I wanted to write this blog as I often get asked what is the best yoghurt. To be honest I thought this would be quite straight forward however, it was not until I went into the supermarket and seriously looked at the enormous range of yoghurts did I realise there were so many. I am very programmed to just buying the couple of brands I know and trust that I do not look much at the others especially as shopping with two toddlers you get like nano seconds in this section as one) it is cold and two) ah…two toddlers in a trolley need I say more?
I think I need to do a series of blogs on yoghurts – kids yoghurts, greek yoghuts, coconut yoghuts….you get the picture! But for now I hope the following helps you to get started at least.
Yoghurt is a dairy food and I know this is quite a grey area of nutrition. I have a chapter on this in my soon-to-be released book (6 weeks and counting now!). So for those with babies starting solids and are unsure of this please hold out (or come book a 1:1 with me here – I do short, affordable, consultations to help with areas like this).
I thought it would help to actually say what yoghurt is first:
Yoghut = a food produced by being fermented by live bacteria.
Typically milk or milk solids (the dried powder left after all the water is evaporated from liquid milk) are used to make yoghurt. Today we are also seeing a range of other yoghurt foods like coconut yoghurt also being made in a similar way but with coconut milk.
Given the huge range of yoghurts out on the market how do you know what the healthiest is? Here are some pointers which will help you and some examples from my supermarket tour.
- Always go for plain unsweetened yoghurt or Greek yoghurt – almost do not look at anything else.
- Yoghurt will naturally have some sugar, – do not choose one that has added sugar or flavour – you just do not need this sugar!
- On that note, worry more about sugar than saturated fat (you need fat! More will be in my book on this).
- Check the ingredients list on the back and choose the ones with the least amount of extra ingredients (other than milk, milk solids, cream and cultures).
- Watch for sneaky slogans (example below with a coconut yoghurt).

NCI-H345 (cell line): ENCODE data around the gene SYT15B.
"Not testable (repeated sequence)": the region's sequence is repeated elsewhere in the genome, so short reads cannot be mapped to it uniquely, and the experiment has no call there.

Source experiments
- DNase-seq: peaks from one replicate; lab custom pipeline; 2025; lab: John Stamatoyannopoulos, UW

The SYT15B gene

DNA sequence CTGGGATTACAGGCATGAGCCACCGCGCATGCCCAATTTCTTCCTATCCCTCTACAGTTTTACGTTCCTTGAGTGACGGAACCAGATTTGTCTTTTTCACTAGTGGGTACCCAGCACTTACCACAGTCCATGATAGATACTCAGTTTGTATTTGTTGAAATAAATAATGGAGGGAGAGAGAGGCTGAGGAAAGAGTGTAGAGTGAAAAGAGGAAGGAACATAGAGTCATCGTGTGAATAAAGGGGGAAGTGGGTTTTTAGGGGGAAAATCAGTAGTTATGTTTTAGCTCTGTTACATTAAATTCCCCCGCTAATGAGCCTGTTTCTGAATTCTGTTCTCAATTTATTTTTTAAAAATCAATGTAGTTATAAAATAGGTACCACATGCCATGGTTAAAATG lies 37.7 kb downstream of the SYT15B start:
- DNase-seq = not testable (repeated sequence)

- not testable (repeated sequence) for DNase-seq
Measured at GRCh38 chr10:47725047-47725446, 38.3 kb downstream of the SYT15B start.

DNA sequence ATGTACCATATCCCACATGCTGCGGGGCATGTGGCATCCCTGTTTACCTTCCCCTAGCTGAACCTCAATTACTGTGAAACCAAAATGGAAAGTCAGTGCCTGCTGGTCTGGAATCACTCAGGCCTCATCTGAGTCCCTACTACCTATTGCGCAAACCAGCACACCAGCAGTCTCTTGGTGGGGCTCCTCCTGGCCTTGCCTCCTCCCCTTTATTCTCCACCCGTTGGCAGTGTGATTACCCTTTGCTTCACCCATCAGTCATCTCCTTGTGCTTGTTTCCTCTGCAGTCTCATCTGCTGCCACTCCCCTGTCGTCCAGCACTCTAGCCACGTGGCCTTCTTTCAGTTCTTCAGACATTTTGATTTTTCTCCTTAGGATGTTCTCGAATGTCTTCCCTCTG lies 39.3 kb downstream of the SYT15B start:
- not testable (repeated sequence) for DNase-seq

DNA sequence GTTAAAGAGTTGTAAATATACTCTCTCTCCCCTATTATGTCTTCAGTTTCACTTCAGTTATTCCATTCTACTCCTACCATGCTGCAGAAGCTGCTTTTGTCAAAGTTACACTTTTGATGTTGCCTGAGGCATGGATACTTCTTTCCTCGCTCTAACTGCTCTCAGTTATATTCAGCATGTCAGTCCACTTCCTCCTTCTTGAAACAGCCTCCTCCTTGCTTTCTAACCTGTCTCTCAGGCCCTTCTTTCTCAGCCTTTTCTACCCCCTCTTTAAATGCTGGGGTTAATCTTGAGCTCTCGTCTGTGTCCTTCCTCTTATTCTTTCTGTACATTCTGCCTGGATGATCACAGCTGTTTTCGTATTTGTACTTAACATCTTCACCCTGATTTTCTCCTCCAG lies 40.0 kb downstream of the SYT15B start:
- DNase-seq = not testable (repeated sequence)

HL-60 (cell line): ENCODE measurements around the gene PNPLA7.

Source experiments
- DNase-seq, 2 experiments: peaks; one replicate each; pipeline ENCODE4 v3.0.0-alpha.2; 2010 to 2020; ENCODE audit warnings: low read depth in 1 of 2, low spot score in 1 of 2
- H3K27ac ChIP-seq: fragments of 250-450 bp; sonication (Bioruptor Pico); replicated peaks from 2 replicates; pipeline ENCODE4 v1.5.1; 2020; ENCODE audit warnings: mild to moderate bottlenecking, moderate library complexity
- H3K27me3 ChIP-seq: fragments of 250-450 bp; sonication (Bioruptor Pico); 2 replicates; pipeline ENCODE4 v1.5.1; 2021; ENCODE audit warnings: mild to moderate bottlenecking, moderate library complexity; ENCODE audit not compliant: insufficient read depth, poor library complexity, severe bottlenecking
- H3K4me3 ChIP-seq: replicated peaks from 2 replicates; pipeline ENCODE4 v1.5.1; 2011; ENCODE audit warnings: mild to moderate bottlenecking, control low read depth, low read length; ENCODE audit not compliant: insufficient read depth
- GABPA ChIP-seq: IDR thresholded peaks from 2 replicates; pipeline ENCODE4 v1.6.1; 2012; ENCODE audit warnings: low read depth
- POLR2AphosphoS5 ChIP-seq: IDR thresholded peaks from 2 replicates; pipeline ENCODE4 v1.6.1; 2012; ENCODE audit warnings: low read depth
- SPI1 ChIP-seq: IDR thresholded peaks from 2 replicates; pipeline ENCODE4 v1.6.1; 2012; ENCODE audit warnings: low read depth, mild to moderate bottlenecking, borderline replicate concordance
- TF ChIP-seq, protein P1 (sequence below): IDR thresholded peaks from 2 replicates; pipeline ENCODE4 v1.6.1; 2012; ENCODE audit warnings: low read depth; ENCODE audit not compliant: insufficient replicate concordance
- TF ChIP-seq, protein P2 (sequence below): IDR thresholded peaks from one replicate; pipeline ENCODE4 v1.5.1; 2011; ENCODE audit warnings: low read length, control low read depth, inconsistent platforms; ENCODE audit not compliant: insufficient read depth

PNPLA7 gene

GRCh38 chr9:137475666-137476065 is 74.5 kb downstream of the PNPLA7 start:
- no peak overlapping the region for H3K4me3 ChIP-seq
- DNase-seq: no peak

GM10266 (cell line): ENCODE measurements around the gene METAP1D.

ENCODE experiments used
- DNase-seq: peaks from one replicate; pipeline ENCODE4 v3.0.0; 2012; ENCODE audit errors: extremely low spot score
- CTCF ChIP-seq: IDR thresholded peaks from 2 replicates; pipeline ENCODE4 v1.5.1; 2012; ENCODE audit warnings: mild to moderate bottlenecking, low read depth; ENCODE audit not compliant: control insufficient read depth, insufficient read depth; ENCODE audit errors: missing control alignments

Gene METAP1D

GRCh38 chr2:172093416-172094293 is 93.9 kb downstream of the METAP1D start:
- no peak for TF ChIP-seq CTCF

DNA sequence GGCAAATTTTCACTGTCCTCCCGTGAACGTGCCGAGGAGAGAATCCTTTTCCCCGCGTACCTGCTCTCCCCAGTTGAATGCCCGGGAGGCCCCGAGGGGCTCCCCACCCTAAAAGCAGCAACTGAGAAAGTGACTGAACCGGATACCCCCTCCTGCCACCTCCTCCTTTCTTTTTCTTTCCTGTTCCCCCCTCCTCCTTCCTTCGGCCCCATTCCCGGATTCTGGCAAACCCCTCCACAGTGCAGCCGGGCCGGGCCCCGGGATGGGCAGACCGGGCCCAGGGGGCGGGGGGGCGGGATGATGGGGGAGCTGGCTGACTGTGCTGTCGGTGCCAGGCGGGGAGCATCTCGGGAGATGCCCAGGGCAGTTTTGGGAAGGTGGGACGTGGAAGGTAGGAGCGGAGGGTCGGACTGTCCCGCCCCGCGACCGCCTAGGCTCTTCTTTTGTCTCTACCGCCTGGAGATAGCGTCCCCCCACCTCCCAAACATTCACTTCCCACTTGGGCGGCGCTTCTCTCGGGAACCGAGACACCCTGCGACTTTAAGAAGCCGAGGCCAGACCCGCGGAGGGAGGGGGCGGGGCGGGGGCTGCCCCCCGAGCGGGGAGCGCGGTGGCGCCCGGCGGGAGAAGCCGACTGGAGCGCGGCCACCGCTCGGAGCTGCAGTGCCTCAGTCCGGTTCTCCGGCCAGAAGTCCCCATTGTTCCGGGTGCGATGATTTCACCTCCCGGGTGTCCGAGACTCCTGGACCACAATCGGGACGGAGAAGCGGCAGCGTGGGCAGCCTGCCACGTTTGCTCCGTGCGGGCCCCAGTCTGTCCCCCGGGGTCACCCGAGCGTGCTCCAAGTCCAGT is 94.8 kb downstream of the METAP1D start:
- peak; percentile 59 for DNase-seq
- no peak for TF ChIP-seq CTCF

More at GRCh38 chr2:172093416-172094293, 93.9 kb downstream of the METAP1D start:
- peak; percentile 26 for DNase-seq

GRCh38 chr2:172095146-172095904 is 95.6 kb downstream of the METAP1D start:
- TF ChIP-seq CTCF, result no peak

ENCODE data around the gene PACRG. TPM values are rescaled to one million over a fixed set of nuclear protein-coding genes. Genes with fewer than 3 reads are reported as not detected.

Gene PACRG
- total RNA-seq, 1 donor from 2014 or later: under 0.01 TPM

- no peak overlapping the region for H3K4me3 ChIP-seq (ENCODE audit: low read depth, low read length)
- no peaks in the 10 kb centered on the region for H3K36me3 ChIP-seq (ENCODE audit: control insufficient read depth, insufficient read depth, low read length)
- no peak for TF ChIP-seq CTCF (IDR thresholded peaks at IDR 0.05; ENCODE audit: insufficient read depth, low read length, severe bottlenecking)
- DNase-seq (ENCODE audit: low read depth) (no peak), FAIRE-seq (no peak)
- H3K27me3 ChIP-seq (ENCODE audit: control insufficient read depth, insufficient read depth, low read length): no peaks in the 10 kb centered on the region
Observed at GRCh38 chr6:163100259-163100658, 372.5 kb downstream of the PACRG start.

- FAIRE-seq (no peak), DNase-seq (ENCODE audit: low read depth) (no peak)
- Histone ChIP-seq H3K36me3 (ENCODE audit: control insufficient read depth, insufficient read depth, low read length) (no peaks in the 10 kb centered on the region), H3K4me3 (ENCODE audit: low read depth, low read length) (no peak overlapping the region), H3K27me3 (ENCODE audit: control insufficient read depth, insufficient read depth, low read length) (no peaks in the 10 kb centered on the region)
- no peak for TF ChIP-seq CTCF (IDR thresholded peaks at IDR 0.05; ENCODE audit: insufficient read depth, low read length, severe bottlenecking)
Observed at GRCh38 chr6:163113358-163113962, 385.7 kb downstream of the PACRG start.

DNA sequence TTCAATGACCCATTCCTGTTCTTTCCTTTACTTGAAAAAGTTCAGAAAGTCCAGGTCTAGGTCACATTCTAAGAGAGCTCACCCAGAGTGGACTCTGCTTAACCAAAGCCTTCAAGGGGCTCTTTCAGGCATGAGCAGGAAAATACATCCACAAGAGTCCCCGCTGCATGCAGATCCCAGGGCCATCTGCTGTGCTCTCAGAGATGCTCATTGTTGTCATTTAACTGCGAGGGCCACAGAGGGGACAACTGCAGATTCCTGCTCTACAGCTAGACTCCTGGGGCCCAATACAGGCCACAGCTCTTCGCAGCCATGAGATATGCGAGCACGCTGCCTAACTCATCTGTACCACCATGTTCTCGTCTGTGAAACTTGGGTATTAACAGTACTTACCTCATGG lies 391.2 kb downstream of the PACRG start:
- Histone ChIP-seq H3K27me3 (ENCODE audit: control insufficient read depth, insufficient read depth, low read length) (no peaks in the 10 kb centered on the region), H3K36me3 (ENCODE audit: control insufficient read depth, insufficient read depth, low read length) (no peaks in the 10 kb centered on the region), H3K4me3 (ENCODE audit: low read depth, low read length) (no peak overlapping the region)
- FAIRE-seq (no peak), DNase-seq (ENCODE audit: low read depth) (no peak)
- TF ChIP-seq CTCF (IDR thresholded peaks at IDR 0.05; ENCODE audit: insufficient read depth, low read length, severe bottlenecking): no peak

- Milk solids will help to preserve the yoghurt and some brands will also have ingredients like pectin (from fruit) or gelatine.
So what is what on the market right now?
I have not included any ‘kids yoghurts’ here. I need another blog post for this and most (unfortunately) have added sugar.
For example these ‘Thomas’ and ‘Dora’ yoghurts have both sugar and fructose added to them. I also have not included many fruit or flavoured yoghurts as again I would not recommend these. For example in a small pottle of Fresh and Fruity Passion-fruit (150g pottle) has 19 grams of sugar – that is nearly 5tsp of sugar (!!!).
|Yoplait Greek 2 x Protein (with coconut)||8.4||2.3||1.7||9.6|
|Fresh and Fruity Greek||5.1||8.5||5.1||6.5|
|Coconut Collaborative (Mango)||1.2||10.3||8.8||4.9|
To help you decipher this table, as a starting point look at the sugar column that will give you simple indicator of what to avoid. There maybe some surprises there. The coconut yoghurts will have more fat in them as they are made from coconut milk. They also contained more stabilisers in the form of corn flour, pectin and xanthan gum. The flavoured coconut yoghurt (mango) while the sugar does not look as high as some it still contained apple juice concentrate, concentrated mango puree, passion-fruit pulp and natural colour.
While I think the Yoplait Greek is a good choice as it just has skim milk, milk solids, cream and live cultures – their ‘2 x protein’ option with coconut actually had sugar added to it – only noticeable from the ingredient list (and hence the higher sugar amount in the table). There is a natural ‘2 x protein’ but it was not on the shelves at the time. The Fresh and Fruity Greek does contain extra thickeners (1422 and 1442) plus halal gelatine – so again Yoplait is better in this regard.
Also interesting was the Straight Up from The Collective which says on the front ‘no added cane sugar’ but in the ingredients list at the end it has ‘pineapple juice concentrate’. Their slogan is “no bull”. I am inclined to disagree with this!
On the positive side Biofarm is a clear favourite of mine as it is literally pasterised organic milk and cultures. That is it. Dewinkle is close behind this (and inline with Yoplait Greek) with just skim milk, cream, milk solids and cultures. Naturalea and Gopala are similar though do have halal gelatine included.
Price wise Gopala is the most cost effective at $2.69 ($2.0 on special). While I would not recommend the EasiYo favoured yoghurts due to the very high amount of added sugar (in table) the plain unsweetened or Greek yoghurts can make for a very cost effective option also made from just milk solids and cultures – plus a great activity to help get kids involved with. Biofarm is $6.00 for one liter which is a similar price for a lot of the other yoghurts.
Take home message with yoghurts?
Go plain unsweetened and Greek with the least amount of ingredients as possible and my favourite is Biofarm as it is literally the most simplest ingredients (plus organic).
Happy yoghurt eating,
xx Dr Julie Bhosale